All involved in the mediation talks are limited on what they can say because of a gag order that's been put in place by a federal judge.
Asked for a comment, Oklahoma Gov. Mary Fallin, through a spokesman, seemed encouraged.
“The governor is optimistic these negotiations are moving in the right direction and will result in a resolution that is fair to all Oklahomans,” said Alex Weintz, her communications director.
During his talk to lieutenant governors, Anoatubby talked about partnerships between his tribe and the state and an increasing tendency in the past 25 years to work together.
Asked why his tribe filed the lawsuit, Anoatubby said, “It's about all of us in southeastern Oklahoma, the tribes and the communities, making sure there's equity, making sure the resource is protected and that we have long-term sustainability.”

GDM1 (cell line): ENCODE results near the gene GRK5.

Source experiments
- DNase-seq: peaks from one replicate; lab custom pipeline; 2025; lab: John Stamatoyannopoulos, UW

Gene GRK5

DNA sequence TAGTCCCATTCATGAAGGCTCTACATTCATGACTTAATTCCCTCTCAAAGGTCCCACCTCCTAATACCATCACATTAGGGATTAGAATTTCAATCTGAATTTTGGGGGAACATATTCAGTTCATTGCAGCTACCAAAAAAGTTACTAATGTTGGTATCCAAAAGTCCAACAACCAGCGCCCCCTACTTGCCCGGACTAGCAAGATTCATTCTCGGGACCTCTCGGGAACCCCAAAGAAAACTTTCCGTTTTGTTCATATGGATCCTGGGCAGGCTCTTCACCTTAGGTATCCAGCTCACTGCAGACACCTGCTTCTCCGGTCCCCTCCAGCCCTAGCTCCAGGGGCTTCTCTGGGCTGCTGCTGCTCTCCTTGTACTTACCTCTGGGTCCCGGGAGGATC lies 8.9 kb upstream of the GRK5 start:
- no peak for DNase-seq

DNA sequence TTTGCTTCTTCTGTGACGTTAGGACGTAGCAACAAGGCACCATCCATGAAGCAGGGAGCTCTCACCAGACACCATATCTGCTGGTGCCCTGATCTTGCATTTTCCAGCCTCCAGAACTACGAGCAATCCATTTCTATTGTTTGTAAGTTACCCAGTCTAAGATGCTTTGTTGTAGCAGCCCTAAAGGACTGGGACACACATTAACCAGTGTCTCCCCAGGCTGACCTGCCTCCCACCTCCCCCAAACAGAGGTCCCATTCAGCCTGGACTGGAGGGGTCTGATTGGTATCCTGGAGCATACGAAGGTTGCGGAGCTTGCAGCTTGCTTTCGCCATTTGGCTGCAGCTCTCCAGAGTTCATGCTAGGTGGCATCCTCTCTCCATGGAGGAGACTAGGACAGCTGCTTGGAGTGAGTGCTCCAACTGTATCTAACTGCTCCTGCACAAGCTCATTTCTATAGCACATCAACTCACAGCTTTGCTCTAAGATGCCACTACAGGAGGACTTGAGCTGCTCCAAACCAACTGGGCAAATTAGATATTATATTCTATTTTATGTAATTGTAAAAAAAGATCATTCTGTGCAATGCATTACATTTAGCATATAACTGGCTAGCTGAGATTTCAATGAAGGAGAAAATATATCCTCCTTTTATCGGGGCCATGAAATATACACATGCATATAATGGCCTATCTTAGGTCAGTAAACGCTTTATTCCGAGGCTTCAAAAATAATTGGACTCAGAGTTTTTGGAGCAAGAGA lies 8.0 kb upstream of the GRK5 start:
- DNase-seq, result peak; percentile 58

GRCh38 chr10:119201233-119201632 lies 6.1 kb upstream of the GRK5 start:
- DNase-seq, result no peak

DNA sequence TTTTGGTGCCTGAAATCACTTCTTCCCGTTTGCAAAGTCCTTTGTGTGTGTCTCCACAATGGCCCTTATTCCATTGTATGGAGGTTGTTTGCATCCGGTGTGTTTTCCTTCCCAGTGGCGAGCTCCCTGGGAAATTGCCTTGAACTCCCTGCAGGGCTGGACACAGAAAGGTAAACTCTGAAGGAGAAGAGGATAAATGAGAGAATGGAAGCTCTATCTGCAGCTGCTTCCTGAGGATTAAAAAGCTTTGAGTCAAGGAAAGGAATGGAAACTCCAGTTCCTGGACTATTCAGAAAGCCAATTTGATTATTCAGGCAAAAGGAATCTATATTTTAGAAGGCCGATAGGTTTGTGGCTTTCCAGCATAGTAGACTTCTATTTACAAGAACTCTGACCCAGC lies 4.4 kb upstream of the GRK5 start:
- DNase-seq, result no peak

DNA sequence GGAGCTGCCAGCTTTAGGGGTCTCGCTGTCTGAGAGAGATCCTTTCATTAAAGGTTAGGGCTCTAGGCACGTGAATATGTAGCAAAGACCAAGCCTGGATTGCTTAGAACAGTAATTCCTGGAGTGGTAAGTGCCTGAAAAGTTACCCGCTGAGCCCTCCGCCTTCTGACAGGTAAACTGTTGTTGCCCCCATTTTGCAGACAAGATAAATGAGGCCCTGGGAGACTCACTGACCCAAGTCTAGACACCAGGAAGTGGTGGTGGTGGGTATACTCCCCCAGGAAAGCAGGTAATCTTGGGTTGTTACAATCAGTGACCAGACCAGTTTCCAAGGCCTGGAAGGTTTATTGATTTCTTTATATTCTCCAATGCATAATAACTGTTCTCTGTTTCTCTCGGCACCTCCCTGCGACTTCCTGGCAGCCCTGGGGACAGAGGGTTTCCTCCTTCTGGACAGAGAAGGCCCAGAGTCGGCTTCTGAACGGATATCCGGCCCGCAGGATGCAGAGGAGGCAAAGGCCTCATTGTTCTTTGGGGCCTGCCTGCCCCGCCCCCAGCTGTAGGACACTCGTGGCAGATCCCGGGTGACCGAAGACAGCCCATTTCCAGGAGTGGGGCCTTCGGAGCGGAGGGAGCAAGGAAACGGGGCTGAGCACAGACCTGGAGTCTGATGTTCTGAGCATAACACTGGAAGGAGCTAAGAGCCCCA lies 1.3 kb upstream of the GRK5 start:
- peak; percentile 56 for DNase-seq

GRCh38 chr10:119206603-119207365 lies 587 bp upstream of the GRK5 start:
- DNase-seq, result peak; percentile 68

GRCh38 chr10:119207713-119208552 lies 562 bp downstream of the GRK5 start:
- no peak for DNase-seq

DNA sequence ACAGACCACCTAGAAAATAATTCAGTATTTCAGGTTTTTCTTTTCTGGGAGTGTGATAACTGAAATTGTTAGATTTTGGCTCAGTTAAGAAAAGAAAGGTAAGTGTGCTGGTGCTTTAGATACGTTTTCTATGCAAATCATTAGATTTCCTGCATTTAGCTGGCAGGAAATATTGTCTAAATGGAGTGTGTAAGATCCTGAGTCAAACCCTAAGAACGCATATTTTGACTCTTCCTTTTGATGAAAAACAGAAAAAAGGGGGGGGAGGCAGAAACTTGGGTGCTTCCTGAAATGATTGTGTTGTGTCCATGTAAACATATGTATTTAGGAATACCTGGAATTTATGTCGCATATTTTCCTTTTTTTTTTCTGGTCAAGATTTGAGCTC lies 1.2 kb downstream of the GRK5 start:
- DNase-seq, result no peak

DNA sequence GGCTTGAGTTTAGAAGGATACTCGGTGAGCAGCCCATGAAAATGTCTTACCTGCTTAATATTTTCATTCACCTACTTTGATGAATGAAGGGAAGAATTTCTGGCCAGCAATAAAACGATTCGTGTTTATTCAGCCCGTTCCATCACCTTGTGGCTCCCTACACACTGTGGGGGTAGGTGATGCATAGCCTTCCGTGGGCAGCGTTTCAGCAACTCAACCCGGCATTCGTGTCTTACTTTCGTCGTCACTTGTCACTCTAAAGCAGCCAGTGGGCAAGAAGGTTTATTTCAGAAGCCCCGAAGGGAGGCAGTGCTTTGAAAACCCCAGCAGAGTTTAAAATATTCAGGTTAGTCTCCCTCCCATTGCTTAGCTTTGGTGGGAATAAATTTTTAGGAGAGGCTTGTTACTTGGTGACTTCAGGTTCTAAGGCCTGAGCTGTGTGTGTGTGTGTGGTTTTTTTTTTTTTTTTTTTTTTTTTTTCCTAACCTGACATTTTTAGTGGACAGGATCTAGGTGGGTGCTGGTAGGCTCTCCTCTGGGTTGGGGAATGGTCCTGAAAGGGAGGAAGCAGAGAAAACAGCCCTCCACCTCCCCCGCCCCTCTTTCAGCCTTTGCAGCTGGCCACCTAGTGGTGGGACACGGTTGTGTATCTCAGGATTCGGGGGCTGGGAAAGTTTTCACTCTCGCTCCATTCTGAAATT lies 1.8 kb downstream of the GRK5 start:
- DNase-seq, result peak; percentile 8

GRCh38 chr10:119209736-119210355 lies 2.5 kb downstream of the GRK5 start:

McClain, who also spoke to the lieutenant governors, said it's difficult to say how close the sides are to a resolution.
“I think the governor (Anoatubby) said it right,” McClain said. “We're after a long-term solution so you don't try to put a time frame on anything you're trying to do for long term. And that's where we're all at.”